MD: He had a great sense of humour too. Loved a good wind up. At the Heavy Sound festival I mentioned earlier, there was a band called Faithful Breath on the bill. They were dressed up as vikings, and looked ludicrous. But Cliff commented to Lars: “We should dress like that. It would get us attention”. Lars looked at Cliff incredulously, and couldn’t work out whether he was joking. Cliff had that deadpan face. And then he added: “No, I am being serious!”.
XR: He never followed any rules, did he? His bass solos were always really special, because he simply played whatever he felt like at the time. And, let’s face it, a bass solo at a thrash gig was very rare. But everyone looked forward to Cliff doing one.
MD: Cliff always seemed to be looking ahead to the next gig or album, rather than sitting back in satisfaction. I do remember the morning after the band did the Monsters Of Rock festival in ‘85, he listened to Lars enthusing to everyone about how great the next Metallica album was gonna be. That was Master Of Puppets. But Cliff refused to be drawn on how it was gonna sound, even though it was just an amiable chat and not an interview. “I wish Lars wouldn’t go round telling everyone that we’re gonna change the world. Our aim is to do the best we can. Then it’s down to everyone else to judge it. I never judge any music. I just want to enjoy the experiences we’re having now.”
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XR: When Cliff died, Kerrang! asked me to write an obituary. I headed it Trapped Under Ice, and wrote it in a semi-jokey fashion. But the magazine refused to run it, because it wasn’t respectful enough, so they claimed. But Cliff would have loved that sense of humour. I mentioned it to Lars some time later, and he agreed that Cliff would have laughed at something like that, and thought it was very appropriate.
MD: I think that’s because people have the wrong impression of Cliff. He’s being beatified as some sort of metal saint. They have forgotten about the person over the years. But I am going to be controversial here and say that when he died, a part of Metallica did as well, and it never returned. They weren’t the same after that.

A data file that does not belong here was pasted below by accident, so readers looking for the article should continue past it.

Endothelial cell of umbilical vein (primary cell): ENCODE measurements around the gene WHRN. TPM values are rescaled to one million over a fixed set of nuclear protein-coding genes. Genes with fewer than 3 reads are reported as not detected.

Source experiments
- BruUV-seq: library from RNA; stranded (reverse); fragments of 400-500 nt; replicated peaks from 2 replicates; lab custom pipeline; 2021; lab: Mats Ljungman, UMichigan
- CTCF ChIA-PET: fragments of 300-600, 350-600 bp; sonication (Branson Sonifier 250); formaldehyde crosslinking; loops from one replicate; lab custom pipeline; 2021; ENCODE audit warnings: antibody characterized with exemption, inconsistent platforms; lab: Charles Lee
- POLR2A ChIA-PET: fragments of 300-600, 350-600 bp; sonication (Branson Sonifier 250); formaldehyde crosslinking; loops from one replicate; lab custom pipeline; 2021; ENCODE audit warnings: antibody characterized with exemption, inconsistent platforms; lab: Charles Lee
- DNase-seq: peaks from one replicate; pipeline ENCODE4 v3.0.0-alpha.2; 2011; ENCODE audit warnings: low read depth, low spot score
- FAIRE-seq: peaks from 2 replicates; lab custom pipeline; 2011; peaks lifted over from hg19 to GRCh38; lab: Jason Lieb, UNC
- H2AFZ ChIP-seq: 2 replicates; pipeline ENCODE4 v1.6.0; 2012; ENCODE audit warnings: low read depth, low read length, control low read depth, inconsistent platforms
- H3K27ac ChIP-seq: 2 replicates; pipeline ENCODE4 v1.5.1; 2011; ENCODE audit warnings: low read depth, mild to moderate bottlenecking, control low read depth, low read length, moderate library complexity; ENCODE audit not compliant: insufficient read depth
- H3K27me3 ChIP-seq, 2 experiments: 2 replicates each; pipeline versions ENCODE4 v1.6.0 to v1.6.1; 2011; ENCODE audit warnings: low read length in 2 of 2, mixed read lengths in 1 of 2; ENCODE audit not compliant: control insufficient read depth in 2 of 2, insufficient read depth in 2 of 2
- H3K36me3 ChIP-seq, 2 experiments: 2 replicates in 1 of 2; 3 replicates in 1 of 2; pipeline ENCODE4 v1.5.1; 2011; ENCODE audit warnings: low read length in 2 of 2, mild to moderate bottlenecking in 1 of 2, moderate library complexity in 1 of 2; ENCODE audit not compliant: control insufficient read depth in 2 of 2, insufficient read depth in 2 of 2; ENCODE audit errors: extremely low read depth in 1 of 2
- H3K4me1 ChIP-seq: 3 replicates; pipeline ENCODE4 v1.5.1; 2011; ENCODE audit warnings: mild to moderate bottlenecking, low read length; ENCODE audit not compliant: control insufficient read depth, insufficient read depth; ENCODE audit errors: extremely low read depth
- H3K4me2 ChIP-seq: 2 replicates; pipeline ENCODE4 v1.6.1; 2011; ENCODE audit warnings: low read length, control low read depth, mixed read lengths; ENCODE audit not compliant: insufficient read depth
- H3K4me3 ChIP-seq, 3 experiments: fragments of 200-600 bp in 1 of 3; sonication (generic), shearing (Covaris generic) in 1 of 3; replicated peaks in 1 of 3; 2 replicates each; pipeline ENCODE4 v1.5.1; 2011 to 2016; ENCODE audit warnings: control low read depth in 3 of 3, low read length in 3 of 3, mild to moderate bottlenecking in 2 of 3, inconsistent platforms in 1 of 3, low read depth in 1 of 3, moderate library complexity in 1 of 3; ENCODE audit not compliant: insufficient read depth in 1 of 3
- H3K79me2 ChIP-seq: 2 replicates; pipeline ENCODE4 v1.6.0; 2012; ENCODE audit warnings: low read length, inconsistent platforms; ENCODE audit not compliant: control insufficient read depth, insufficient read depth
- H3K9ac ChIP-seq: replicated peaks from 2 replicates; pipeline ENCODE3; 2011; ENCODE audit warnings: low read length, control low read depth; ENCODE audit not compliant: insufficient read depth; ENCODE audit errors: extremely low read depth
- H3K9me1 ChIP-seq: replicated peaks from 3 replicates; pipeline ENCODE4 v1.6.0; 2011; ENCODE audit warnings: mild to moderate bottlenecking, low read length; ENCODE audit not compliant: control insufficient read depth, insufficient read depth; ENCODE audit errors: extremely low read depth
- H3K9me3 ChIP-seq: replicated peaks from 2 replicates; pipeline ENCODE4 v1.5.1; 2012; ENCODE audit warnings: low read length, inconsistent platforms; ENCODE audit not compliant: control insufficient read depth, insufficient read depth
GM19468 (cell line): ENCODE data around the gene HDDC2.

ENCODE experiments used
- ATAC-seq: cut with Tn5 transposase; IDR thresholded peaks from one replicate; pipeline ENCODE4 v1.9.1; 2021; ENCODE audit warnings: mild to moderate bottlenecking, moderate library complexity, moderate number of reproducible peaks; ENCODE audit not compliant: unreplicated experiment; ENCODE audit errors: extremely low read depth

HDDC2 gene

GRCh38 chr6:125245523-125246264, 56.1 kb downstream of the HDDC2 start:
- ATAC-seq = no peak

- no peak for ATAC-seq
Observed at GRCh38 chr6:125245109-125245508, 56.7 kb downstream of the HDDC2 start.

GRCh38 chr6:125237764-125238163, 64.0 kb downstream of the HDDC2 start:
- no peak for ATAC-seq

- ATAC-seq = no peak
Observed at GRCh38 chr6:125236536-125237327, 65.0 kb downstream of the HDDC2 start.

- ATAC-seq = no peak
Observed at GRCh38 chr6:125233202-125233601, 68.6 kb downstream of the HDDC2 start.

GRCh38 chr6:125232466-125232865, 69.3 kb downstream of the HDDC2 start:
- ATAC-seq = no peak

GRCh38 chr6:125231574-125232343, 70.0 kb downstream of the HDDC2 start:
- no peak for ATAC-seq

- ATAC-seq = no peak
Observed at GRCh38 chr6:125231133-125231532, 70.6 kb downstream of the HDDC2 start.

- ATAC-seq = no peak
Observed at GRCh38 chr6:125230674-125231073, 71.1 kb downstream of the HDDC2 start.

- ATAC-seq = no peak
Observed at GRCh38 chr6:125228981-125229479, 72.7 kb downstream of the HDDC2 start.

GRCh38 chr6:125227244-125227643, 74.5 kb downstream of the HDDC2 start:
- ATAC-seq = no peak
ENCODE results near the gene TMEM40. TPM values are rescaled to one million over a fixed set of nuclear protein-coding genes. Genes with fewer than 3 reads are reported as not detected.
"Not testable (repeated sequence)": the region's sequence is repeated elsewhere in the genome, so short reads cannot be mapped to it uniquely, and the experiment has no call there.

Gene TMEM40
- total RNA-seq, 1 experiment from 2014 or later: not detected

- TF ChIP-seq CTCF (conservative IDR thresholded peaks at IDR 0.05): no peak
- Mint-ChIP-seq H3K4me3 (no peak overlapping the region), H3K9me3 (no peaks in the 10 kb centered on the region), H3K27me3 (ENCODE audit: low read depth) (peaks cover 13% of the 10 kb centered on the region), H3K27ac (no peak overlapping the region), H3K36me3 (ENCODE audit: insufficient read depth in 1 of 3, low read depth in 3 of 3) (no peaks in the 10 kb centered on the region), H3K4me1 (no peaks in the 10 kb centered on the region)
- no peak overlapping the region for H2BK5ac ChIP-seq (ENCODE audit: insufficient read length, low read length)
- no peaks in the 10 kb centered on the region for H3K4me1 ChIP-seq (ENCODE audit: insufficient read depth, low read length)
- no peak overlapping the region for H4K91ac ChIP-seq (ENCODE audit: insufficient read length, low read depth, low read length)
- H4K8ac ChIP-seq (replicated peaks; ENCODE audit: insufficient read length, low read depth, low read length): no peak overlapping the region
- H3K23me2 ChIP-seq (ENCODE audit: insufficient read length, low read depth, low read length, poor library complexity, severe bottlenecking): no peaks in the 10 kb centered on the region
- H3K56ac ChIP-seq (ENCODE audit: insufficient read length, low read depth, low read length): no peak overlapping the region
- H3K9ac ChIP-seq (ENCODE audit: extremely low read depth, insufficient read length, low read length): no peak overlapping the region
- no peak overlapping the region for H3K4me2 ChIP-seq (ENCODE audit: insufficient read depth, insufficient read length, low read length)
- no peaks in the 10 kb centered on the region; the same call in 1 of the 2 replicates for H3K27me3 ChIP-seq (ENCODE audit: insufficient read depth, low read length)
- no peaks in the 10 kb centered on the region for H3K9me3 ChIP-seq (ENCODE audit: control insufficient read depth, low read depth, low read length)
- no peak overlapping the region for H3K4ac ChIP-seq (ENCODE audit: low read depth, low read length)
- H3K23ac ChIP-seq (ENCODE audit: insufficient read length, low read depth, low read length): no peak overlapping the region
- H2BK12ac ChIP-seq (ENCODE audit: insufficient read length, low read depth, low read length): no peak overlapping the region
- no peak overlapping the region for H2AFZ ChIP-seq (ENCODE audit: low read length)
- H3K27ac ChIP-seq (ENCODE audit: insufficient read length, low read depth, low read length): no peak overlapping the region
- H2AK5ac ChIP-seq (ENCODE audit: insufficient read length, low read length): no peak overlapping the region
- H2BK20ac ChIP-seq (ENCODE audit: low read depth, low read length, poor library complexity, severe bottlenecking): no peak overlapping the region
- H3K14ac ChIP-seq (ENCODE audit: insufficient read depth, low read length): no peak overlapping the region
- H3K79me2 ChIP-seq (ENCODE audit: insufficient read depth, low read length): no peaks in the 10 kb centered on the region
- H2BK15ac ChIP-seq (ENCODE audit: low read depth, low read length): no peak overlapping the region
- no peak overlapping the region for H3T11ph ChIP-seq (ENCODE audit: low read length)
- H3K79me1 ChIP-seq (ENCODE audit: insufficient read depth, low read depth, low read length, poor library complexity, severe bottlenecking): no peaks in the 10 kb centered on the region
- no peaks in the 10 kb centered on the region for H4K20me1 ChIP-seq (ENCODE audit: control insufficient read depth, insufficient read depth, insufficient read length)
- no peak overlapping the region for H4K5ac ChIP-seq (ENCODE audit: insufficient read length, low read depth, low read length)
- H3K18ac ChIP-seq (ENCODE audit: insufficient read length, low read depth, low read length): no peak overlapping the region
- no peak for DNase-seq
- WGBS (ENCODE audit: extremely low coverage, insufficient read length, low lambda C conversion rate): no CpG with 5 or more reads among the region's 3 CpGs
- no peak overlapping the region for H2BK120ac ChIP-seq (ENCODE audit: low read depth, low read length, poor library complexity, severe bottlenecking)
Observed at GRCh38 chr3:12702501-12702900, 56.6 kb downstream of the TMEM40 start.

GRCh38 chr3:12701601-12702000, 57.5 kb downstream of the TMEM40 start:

XR: You have to wonder how Cliff’s death affected them. James, for instance, seemed to take on Cliff’s mantle of loving southern rock. And, it may be an odd thing to say, but of all the albums the band have done since, I think he’d have appreciated Load most of all. Because it was so diverse, and Cliff had a wide ranging musical taste and knowledge. You’d think that, had he lived, Cliff would have encouraged Metallica to go in that sort of musical direction.
MD: His impact on everyone can be measured by the fact that, when he died, it shocked everyone in the Kerrang! office the next day. We were all a little lost. It was the first time anyone’s death had affected us all.
XR: I don’t feel Metallica ever truly came to terms with Cliff’s death. They never seemed to be as close knit again. It was as if Cliff held them all together, and without him the rest lost a bit of touch with each other.
MD: I’ve never said this publicly before, but after the band’s show at Hammersmith Odeon on the Master Of Puppets tour, I remember a brief conversation Cliff had with me and one other person. It was about how we all wanted to be remembered after we died. Cliff just said, “I’d like people to think I was a good person who always did his best. But I won’t need that for a long while”. Less than a week later…